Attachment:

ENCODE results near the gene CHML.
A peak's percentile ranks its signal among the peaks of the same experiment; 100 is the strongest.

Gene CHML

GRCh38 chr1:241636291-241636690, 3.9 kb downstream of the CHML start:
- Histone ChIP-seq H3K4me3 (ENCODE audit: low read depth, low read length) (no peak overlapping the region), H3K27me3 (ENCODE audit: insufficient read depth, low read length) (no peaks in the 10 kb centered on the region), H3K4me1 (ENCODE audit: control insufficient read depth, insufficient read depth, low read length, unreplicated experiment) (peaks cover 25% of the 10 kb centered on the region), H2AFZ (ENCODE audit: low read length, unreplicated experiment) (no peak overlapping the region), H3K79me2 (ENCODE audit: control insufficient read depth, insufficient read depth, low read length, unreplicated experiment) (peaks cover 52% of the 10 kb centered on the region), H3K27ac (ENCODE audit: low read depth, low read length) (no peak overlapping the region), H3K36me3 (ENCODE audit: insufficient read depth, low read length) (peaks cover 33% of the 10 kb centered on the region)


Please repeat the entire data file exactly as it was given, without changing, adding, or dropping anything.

ENCODE results near the gene CHML.
A peak's percentile ranks its signal among the peaks of the same experiment; 100 is the strongest.

Gene CHML

GRCh38 chr1:241636291-241636690, 3.9 kb downstream of the CHML start:
- Histone ChIP-seq H3K4me3 (ENCODE audit: low read depth, low read length) (no peak overlapping the region), H3K27me3 (ENCODE audit: insufficient read depth, low read length) (no peaks in the 10 kb centered on the region), H3K4me1 (ENCODE audit: control insufficient read depth, insufficient read depth, low read length, unreplicated experiment) (peaks cover 25% of the 10 kb centered on the region), H2AFZ (ENCODE audit: low read length, unreplicated experiment) (no peak overlapping the region), H3K79me2 (ENCODE audit: control insufficient read depth, insufficient read depth, low read length, unreplicated experiment) (peaks cover 52% of the 10 kb centered on the region), H3K27ac (ENCODE audit: low read depth, low read length) (no peak overlapping the region), H3K36me3 (ENCODE audit: insufficient read depth, low read length) (peaks cover 33% of the 10 kb centered on the region)